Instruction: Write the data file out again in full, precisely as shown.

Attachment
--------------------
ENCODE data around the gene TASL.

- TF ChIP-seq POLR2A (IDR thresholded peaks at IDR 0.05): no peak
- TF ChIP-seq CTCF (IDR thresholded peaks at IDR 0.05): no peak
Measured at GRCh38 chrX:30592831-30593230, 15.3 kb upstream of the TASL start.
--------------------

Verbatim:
ENCODE data around the gene TASL.

- TF ChIP-seq POLR2A (IDR thresholded peaks at IDR 0.05): no peak
- TF ChIP-seq CTCF (IDR thresholded peaks at IDR 0.05): no peak
Measured at GRCh38 chrX:30592831-30593230, 15.3 kb upstream of the TASL start.